So, somehow I got on this kick recently of reading books about gender and gender-related issues. It started when I was in the parenting section looking for books on weaning (which maybe I'll discuss at some point in the future, maybe not :P ) and a title leapt out from among the sea of titles: The Way of Boys: Promoting the Social and Emotional Development of Young Boys. I thought, hey, I have a little boy. This could be interesting. So I read it, and dang but it was. Fascinating. It gave me so much to think about, made my mind feel engaged again, and mostly it encouraged and uplifted me. You wouldn't think a book all about how tough it is to be a little boy would do that, but it did. It gave me a lot of hope for my little guy and his future and all the joy we're going to have navigating it together. Here's a picture of my cutie, just to break up this text-heavy post:
Boys Adrift: The Five Factors Driving the Growing Epidemic of Unmotivated Boys and Underachieving Young Men. This one was just as interesting, though maybe less uplifting. In fact it made me feel a bit panicky about the schools my little boy will some day go to and the video games he will certainly want to play and even the plastics we have all around us (endocrine inhibitors, holy crap! I'm almost ready to throw out everything plastic in our house... :/ ). But even with the slightly panic-inducing content, I felt like it was a hugely beneficial read. I felt like I learned a lot about the plight of boys, even if I didn't feel as equipped to aid in that plight at the end of the book as I did at the end of The Way of Boys. Mostly because I felt Dr. Sax seemed to be pushing for changes in education, society, and psychiatry that I just really don't have all that much control over.
Anyway, all this reading about boys got me wondering the obvious, well - what about girls? If I read a book about the difficulties of navigating life as a female, would I find myself in it somewhere? So, back to the library I trucked (gosh I love libraries, but that's a post for a different day). This time I found Girls Will Be Girls: Raising Confident and Courageous Daughters. I'm only on the second chapter, but I've already found a lot to think about. First, I find it interesting that in all these books about gender that I've read (yes, all two and a beginning :P ), there seems to be an element of competition. When they bring up the other gender, all three of these authors have said something to the effect of "We recognize it's hard to be an x, but really it's harder to be a y. This annoyed me. Why do we have to downplay the problems of girls in order to help boys, or vice versa? Ridiculous.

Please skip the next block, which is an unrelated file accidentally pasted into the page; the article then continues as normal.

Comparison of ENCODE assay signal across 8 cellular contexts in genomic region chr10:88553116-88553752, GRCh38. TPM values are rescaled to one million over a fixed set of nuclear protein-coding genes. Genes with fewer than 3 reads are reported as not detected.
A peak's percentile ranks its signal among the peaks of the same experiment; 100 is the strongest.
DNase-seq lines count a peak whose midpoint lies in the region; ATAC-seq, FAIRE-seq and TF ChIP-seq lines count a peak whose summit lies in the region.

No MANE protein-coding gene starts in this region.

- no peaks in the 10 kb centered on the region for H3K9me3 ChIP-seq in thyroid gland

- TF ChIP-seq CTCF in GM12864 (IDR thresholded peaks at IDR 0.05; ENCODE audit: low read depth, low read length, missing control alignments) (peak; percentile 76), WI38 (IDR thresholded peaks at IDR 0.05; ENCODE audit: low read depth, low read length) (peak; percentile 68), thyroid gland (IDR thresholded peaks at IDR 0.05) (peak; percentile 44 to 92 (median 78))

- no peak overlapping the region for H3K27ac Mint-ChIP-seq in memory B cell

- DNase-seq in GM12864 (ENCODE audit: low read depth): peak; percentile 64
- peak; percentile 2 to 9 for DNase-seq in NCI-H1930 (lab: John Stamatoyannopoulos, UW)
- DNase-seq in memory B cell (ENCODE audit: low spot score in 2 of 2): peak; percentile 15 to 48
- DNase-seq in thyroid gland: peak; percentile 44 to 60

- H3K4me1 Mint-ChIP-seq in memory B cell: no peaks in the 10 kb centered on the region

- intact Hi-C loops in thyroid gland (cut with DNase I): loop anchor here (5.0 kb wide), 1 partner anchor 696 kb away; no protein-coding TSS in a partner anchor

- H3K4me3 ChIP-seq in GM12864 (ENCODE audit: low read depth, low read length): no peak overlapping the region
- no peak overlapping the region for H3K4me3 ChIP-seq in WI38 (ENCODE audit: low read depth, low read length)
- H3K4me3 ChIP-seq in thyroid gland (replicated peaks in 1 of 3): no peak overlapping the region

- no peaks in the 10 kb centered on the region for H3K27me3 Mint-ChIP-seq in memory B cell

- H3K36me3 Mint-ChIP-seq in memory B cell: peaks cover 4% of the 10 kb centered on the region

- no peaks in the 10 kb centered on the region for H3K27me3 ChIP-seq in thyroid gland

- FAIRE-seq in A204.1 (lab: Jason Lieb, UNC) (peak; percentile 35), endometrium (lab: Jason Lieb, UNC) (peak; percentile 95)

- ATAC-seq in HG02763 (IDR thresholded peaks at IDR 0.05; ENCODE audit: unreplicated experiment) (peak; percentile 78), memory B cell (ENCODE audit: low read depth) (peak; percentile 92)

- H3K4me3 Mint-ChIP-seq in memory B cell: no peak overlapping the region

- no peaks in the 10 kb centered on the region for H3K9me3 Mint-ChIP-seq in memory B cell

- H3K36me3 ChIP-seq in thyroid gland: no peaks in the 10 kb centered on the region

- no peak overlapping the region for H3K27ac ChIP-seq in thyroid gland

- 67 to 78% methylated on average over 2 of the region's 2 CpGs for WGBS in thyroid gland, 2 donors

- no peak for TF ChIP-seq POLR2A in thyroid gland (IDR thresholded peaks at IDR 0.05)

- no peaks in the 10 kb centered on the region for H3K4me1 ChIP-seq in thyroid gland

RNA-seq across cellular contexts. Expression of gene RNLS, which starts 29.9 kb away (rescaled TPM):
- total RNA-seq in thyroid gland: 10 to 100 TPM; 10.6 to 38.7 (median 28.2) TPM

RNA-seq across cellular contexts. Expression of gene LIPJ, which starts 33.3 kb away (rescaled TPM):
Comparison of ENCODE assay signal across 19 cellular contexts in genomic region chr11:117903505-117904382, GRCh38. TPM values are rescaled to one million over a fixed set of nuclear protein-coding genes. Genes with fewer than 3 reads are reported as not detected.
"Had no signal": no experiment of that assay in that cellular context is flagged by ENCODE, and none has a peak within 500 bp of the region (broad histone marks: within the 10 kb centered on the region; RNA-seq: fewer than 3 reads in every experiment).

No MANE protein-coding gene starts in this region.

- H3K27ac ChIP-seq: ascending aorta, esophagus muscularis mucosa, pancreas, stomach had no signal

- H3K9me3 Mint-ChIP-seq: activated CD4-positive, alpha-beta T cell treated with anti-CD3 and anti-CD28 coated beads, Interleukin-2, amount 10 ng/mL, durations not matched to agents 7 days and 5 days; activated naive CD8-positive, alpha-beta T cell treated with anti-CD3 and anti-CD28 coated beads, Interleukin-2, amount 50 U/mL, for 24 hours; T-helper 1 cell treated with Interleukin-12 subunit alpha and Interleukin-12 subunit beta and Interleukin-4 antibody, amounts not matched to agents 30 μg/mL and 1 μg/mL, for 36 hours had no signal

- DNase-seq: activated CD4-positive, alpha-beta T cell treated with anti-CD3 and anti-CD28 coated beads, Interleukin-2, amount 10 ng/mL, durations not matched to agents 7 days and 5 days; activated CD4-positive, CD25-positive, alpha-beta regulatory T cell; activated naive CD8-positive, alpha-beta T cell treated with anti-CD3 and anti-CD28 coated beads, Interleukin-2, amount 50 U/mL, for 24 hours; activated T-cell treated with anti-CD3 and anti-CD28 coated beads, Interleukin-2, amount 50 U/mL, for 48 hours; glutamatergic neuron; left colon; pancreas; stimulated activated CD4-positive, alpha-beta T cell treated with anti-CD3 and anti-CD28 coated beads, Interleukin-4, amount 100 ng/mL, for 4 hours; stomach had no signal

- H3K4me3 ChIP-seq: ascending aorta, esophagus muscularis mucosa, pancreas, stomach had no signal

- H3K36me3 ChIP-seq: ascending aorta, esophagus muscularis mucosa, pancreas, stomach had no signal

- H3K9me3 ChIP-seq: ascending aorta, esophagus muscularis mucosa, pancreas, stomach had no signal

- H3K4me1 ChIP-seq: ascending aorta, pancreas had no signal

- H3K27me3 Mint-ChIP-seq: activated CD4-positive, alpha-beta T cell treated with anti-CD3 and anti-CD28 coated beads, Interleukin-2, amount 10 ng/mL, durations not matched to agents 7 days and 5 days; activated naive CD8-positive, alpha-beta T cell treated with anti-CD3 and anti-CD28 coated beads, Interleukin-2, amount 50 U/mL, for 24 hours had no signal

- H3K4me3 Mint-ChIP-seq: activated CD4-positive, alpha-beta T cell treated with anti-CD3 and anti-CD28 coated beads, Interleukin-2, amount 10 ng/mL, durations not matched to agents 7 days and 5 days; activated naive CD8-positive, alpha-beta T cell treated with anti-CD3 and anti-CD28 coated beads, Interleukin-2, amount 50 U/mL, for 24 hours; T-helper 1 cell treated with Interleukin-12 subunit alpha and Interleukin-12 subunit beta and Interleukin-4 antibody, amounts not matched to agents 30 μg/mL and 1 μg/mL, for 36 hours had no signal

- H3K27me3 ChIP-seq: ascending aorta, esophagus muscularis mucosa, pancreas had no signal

But, that's a sidebar. What I'm really wanting to get at in this post is one little sentence that Dr. Deak wrote in Girls Will Be Girls. I can't for the life of me find the book, but she said something to the effect that when girls were asked to list their role models, their lists were only half as long as a boy's list would be. On average. Something like that, she said it so much better. Wish I could find my book.
It got me thinking - who were my role models as a young girl? I sort of came up blank. My heroes were Abraham Lincoln and Helen Keller. Yep. Truly. But now I realize those weren't really role models. I never planned on being a leader of a country in crisis or a deaf and blind woman courageously navigating a dark and silent world. Those were not, and still are not, roles I anticipated filling. So, then who were my role models?
Well, I didn't keep a journal and I have a terrible memory, but here's a list I came up with of women I can remember looking up to when I was a girl: Anne Shirley, Corrie Ten Boom, Jo March, Beth March, DJ from Full House, Storm, and Kirsten (the American Girl) . . . at the moment I can't really think of anyone else.
I know who my role models are now. And while my childhood list was made up mostly of fictional characters (they called me The Girl with the Book, what can I say?), my list these days is made up of real women. Real, awesome, women. I'd like to take some time and post about them over the next few days. I'd love it if you'd read and comment along. If you got this far, I'm impressed.
What about you? Who were your role models when you were a girl?